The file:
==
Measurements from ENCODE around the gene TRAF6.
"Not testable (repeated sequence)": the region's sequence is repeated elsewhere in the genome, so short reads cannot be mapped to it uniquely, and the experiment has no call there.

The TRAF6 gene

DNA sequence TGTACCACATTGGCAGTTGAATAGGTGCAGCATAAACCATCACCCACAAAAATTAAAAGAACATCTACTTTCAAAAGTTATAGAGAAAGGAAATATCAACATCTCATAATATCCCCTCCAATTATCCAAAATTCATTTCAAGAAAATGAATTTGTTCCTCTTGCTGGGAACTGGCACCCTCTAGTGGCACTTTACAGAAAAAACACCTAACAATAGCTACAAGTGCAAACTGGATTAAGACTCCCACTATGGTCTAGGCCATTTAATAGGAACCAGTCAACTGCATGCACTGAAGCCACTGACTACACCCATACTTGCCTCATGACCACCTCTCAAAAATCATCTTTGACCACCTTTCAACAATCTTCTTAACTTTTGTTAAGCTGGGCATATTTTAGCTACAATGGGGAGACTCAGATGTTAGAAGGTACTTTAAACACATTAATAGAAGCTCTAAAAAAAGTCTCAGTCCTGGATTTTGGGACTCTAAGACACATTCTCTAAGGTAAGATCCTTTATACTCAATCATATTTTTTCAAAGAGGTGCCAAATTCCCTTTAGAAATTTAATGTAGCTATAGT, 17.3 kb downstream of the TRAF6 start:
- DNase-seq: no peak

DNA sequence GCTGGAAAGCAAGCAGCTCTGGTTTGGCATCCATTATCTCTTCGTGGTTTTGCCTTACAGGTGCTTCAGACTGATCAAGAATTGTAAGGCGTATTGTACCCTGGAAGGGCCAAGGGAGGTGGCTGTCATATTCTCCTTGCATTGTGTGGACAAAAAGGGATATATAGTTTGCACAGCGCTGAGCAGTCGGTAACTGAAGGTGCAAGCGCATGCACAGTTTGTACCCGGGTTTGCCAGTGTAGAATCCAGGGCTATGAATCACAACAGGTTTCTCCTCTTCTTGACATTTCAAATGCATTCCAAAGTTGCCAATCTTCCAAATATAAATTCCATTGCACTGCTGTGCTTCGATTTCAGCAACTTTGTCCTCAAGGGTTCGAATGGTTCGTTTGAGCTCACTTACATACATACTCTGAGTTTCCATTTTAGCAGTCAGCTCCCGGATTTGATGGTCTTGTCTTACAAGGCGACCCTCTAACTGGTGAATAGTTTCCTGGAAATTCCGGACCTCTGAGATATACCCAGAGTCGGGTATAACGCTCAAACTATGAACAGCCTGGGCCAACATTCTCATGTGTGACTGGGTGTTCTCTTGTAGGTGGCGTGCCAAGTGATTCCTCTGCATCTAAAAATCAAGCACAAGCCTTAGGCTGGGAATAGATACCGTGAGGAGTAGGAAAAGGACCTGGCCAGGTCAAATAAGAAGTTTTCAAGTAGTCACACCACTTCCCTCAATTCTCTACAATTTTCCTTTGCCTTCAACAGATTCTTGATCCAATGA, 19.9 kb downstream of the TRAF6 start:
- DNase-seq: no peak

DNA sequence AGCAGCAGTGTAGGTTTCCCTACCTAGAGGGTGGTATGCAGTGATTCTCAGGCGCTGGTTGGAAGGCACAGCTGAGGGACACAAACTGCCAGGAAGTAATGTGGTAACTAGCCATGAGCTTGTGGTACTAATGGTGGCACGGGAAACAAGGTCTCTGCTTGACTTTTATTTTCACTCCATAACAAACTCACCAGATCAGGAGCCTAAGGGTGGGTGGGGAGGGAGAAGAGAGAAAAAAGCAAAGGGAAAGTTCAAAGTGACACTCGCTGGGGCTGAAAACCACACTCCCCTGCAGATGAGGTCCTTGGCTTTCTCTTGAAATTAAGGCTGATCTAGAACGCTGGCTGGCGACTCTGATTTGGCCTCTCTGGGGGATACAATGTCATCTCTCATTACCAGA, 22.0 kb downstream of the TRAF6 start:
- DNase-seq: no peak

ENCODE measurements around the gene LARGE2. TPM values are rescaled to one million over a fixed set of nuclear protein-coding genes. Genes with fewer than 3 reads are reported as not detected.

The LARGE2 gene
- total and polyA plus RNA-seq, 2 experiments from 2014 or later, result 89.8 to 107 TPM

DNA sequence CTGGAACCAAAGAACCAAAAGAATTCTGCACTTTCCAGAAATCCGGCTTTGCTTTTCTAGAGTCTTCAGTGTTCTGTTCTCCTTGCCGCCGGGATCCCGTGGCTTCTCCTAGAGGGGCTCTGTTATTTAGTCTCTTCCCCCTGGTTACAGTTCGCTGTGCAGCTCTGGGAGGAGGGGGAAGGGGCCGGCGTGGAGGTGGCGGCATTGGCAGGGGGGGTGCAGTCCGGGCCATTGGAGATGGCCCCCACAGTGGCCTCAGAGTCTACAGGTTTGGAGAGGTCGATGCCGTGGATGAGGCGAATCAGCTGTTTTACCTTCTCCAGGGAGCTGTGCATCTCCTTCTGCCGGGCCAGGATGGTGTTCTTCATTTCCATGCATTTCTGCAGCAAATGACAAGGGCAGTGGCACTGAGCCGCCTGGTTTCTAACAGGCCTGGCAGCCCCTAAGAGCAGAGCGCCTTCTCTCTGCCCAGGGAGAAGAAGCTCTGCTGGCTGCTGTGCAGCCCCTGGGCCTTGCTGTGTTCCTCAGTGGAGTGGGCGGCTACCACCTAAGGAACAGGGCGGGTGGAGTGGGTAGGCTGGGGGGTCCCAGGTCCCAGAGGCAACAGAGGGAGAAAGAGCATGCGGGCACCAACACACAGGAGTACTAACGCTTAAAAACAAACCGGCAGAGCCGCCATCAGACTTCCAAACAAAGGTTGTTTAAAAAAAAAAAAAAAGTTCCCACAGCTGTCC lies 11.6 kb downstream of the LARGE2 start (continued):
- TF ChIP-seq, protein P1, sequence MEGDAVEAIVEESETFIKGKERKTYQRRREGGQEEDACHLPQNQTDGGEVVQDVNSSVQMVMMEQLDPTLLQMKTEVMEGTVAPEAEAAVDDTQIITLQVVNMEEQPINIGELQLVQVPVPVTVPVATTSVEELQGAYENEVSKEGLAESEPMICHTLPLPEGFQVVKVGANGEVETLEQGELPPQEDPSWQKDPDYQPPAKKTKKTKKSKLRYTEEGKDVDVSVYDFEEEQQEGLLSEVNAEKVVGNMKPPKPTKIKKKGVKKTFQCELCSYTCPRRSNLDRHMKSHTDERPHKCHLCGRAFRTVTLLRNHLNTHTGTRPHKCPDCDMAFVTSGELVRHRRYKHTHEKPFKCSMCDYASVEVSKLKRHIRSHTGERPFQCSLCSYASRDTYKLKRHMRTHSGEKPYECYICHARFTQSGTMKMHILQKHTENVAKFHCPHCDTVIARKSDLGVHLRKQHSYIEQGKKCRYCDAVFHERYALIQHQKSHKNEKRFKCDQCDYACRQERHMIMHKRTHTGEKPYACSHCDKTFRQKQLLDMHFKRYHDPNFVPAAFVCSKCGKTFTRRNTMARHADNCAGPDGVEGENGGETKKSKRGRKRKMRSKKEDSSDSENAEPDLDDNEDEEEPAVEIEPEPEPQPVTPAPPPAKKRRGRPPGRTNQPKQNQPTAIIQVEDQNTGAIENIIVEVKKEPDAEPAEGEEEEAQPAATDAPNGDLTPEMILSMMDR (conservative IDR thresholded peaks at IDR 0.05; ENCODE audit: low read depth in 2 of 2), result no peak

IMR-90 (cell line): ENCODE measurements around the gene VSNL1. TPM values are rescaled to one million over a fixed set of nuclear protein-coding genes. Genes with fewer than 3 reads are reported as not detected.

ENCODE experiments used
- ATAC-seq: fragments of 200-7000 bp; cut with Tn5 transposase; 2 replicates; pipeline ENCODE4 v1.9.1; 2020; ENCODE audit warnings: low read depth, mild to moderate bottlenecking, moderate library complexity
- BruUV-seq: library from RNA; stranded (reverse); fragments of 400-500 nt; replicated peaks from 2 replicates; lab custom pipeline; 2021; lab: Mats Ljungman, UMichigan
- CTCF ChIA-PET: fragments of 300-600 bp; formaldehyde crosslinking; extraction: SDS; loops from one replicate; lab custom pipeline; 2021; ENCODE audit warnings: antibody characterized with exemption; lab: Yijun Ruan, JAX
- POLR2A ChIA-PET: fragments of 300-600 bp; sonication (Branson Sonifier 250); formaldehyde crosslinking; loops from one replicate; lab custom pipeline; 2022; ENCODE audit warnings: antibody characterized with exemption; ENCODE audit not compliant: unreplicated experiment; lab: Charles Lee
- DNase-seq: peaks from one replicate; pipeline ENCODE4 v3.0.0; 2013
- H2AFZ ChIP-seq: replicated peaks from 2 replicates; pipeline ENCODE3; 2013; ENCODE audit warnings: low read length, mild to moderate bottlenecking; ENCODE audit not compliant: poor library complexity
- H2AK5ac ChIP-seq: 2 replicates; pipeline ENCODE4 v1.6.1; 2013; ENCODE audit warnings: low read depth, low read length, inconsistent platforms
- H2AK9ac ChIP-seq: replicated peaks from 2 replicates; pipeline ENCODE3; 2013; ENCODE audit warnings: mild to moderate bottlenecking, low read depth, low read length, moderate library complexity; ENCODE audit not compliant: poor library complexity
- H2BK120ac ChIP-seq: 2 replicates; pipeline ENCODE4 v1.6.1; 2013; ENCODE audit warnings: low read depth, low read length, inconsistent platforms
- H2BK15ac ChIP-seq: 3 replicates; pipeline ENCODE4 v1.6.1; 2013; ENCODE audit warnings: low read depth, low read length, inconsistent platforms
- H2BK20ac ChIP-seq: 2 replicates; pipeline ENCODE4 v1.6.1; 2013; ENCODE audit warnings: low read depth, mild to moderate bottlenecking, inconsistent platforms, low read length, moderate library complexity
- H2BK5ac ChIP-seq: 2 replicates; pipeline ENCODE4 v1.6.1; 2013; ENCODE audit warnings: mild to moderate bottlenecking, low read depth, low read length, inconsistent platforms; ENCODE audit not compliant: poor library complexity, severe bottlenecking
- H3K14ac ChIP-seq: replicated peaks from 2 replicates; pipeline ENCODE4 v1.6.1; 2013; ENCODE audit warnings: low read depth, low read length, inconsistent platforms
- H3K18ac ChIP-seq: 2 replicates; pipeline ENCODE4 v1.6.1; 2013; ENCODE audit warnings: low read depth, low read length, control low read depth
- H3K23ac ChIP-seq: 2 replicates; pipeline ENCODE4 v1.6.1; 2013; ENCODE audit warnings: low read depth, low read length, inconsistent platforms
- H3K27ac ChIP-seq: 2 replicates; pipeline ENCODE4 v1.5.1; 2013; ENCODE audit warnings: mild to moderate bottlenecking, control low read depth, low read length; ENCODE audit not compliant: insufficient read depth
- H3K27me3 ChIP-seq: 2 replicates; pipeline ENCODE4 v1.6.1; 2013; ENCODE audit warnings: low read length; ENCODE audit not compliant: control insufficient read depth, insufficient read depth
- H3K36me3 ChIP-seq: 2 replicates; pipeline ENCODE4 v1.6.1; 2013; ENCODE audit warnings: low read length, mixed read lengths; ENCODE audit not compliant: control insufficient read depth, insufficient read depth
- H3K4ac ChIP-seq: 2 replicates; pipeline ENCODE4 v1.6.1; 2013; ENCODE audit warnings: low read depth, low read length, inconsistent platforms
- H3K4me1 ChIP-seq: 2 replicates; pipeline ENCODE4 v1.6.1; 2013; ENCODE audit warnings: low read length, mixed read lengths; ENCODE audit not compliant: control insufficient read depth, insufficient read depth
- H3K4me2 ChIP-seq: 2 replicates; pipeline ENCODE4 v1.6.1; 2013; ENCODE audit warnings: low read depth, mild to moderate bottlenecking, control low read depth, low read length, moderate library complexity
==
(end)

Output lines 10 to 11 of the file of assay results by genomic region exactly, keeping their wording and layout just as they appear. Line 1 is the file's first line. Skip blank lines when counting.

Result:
ENCODE measurements around the gene LARGE2. TPM values are rescaled to one million over a fixed set of nuclear protein-coding genes. Genes with fewer than 3 reads are reported as not detected.

The LARGE2 gene